The appearance of Joel Fitzgibbon, a key Gillard-backer just months ago during the February leadership spill brought on by the Prime Minister on Q&A raised not just the question of who would be leader at the next election, Gillard, Rudd or a third candidate, but also exactly what qualities and appeal that leader would need to possess to be electorally enticing.

From the outset, it is important to point out that the next election for Labor, despite leadership choice will surely be a lost cause for the ALP. Not only will it be a loss for the government, but on polling numbers for months on end, it has the makings of an epic defeat where the Labor Party could be all but wiped out in Queensland.

To lose an MP or two in Queensland, without gaining any elsewhere would be a big enough worry for the ALP Government so on the nose with the public and enough to seal their fate. But the government also look likely to have trouble saving seats in New South Wales too which due to it’s population has a number of seats on offer that the Coalition failed to grab, but could easily have won in 2010.

Staying with Prime Minister Gillard will almost certainly lead to a massive defeat, with the current Prime Minister seen by the public as the face of the credibility crisis that the Labor Party faces at the present time. Out of the three leadership options of Gillard, Rudd or anyone but Rudd and Gillard it is the one likely to lead to the biggest electoral defeat.

Were Labor to go with the second option, a return to Rudd, they would need to mend the massive wounds caused by the Rudd-Gillard spat which has been continuing even since the PM secured 2/3 support of her party room in the February ballot for the ALP leadership. That would mean countless ministers either resigning their posts and as they said at the time, refusing to serve under Kevin Rudd or it would mean a reconciliation of sorts between these senior figures and the reinstated PM. The latter would be hard for the public to buy with the harsh words splashed across the news just months ago and the former would just add to the electoral rot.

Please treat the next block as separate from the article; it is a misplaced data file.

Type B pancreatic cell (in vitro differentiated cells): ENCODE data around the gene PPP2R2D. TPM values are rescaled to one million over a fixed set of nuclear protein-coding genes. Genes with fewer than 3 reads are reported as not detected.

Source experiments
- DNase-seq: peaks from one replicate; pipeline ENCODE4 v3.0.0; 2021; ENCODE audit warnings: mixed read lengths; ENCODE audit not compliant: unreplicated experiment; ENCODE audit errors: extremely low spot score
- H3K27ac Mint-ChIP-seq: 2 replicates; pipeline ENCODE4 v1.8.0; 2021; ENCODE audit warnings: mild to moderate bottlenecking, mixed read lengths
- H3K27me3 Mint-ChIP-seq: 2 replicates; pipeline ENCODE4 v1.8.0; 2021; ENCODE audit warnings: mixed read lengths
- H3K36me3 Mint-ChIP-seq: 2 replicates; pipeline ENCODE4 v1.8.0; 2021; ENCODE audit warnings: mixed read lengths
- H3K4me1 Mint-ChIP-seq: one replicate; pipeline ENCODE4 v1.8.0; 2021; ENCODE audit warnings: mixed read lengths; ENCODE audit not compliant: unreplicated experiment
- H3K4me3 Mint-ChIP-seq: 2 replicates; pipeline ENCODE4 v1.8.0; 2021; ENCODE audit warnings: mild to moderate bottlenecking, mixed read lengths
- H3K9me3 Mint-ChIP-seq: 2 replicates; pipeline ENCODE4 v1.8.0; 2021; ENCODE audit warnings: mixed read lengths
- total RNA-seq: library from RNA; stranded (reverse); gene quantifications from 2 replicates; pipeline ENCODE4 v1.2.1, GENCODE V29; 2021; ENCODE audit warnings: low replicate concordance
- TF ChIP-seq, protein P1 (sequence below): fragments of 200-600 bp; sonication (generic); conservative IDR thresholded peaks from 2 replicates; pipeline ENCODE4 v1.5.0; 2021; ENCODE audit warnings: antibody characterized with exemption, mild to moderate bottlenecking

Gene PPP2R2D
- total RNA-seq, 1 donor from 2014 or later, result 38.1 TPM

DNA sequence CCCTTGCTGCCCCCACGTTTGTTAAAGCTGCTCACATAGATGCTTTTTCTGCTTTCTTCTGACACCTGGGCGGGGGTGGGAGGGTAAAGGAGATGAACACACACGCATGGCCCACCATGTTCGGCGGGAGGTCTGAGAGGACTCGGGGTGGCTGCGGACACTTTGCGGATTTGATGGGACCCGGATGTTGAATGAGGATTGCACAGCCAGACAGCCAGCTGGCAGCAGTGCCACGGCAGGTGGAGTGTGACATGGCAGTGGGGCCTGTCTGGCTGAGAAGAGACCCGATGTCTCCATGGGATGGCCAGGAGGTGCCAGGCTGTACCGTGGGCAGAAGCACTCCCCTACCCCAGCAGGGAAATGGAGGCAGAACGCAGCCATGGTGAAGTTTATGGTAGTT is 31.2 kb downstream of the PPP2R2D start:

That said, in spite of the immense problems a Rudd return would bring, it would serve at the moment as the best option that the ALP have to at the very least save some of the furniture and perhaps do a bit more than that. But it would also give the Liberal and National Party much more electoral fuel to run with and ultimately likely still end up with a Labor electoral loss.

This is where Mr Fitzgibbon’s comments about populism mattering in politics come to the fore. Kevin Rudd is by far the most popular person in politics in Australian in just about any poll that is realised and that is despite the Opposition under Tony Abbott enjoying such an extensive lead in the race for The Lodge. It is true though that a Rudd return has been shown to translate into a winning position for the ALP but this would have to be accompanied by policy backdowns and reversals at the very least.

The idea of populism mattering in politics doesn’t just apply to leadership too. Populist politics as far as policy development and implementation goes is also smart politically, at least in limited use over ideologically pure politics and is common practice of just about any democratic government anywhere in the world.

A third candidate would probably be the most disastrous option with none of the floated alternatives, be it Stephen Smith, Bill Shorten, Simon Crean or otherwise polling anywhere near competitive in preferred leader stakes. It would be best to save one of these candidates until after the election to lead the Labor Party in a process of rebuilding rather than to waste them on an election they would lose and not admirably.

All in all it looks at least for the foreseeable future that the government will persevere with Julia Gillard as Prime Minister, but you would have to think that Kevin Rudd or a third candidate, regardless of the pitfalls are still options that are being canvassed, surely with electability being foremost on the collective mind of the caucus.

Labor have a lot of questions to ask inwardly of themselves over the next 12 months before the 2013 election but basically every answer will be a completely negative one with the most important question then being “what do we do to help put us in the best position to rebuild in a fast and efficient manner”. Also, a little dose of populism despite the ugliness of the term in politics might just help a little.